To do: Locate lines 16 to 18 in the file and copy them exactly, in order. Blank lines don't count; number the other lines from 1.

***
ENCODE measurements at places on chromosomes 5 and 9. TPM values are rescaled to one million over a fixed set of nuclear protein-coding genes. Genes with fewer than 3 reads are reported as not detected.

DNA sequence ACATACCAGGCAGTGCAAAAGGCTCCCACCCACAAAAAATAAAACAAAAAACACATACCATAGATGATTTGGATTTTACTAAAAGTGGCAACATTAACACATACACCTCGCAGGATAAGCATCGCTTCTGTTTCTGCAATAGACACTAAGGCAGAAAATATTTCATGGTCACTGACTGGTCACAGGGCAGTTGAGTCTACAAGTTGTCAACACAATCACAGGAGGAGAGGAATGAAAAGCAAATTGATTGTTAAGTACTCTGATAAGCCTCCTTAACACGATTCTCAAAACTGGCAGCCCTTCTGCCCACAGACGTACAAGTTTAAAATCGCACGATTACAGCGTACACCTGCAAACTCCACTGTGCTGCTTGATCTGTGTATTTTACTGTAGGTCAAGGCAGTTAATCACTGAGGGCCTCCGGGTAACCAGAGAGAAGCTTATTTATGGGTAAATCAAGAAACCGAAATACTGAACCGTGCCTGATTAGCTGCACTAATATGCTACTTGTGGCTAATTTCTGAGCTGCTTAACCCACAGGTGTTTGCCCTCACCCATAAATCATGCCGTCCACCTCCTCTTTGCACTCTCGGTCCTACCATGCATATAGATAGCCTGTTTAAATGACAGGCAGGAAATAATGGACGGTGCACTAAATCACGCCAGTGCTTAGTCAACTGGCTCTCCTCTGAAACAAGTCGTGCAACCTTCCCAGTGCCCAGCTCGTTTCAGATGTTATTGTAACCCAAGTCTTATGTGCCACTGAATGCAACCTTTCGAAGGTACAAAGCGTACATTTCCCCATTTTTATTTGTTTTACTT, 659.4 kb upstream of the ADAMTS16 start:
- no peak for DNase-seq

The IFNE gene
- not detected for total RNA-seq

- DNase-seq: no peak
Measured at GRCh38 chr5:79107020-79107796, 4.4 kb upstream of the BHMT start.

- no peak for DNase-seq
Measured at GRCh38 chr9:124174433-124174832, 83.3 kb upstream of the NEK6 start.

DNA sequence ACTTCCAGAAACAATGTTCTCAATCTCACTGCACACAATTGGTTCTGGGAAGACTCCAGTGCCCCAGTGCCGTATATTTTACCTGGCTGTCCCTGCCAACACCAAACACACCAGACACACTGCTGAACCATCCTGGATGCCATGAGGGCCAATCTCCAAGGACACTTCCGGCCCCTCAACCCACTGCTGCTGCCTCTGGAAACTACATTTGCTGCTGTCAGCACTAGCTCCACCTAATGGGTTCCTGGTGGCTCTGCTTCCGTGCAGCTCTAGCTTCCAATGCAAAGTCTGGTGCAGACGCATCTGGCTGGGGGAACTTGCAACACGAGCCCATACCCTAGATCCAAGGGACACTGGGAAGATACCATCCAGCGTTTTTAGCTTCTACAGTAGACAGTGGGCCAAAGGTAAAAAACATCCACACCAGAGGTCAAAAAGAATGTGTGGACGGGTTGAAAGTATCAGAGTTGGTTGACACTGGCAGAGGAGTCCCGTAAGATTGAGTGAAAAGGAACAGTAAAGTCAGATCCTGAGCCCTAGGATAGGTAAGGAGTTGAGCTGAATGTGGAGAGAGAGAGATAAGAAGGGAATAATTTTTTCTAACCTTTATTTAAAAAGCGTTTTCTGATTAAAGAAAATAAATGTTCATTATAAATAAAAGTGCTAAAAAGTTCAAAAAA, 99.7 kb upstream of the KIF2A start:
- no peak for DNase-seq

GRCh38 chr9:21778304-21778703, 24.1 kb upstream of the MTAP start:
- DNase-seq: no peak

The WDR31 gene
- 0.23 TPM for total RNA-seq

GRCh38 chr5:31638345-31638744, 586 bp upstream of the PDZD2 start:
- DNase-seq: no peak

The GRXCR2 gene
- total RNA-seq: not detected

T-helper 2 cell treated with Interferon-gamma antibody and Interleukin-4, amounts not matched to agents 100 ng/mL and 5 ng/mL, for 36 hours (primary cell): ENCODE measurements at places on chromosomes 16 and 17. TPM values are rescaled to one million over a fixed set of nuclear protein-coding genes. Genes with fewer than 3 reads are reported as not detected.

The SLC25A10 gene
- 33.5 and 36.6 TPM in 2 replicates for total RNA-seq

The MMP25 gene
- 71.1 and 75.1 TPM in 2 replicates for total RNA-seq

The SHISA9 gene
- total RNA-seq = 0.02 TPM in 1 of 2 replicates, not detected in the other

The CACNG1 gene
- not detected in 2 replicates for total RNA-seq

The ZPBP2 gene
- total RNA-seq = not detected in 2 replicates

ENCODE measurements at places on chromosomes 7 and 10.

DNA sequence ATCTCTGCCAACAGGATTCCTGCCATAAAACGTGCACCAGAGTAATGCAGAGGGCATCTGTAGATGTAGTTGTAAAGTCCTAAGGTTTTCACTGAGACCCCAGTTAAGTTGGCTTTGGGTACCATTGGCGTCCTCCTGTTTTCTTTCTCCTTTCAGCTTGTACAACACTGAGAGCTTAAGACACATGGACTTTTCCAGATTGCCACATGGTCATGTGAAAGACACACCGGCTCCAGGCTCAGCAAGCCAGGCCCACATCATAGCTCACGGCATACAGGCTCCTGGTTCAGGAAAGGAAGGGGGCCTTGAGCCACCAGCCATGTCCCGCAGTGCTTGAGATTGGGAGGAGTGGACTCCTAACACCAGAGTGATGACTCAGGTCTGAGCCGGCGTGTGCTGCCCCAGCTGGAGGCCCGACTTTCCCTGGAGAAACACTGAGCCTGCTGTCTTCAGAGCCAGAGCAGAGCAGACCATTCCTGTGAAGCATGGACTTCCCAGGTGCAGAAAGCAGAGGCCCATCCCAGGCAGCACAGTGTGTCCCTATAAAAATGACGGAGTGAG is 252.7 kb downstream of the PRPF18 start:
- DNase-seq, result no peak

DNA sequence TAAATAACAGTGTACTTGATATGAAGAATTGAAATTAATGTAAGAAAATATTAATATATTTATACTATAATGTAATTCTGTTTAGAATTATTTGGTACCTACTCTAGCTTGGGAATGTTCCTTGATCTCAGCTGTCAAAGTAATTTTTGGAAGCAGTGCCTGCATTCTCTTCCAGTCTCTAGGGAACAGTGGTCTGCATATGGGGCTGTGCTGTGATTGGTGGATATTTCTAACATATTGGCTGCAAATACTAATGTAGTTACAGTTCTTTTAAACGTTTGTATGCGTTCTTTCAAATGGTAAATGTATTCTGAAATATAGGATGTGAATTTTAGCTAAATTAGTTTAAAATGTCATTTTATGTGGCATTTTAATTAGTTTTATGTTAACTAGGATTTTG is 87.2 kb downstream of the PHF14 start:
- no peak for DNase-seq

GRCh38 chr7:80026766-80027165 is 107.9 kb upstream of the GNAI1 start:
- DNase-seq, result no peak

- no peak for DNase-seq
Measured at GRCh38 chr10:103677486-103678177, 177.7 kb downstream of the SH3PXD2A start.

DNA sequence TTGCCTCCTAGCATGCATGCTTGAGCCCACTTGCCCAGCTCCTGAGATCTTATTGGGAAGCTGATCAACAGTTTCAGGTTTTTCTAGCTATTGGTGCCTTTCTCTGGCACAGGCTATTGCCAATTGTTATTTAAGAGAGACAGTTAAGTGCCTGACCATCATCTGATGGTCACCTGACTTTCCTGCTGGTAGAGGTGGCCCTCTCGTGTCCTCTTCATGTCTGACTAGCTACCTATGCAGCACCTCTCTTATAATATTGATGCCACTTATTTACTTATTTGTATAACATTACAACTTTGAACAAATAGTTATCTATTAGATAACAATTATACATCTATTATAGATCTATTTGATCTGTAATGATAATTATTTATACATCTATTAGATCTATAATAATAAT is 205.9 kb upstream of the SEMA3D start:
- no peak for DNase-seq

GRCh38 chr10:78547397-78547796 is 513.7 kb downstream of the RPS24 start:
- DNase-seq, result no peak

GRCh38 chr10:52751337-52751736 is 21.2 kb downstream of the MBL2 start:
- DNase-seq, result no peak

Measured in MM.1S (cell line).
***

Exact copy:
GRCh38 chr5:31638345-31638744, 586 bp upstream of the PDZD2 start:
- DNase-seq: no peak

The GRXCR2 gene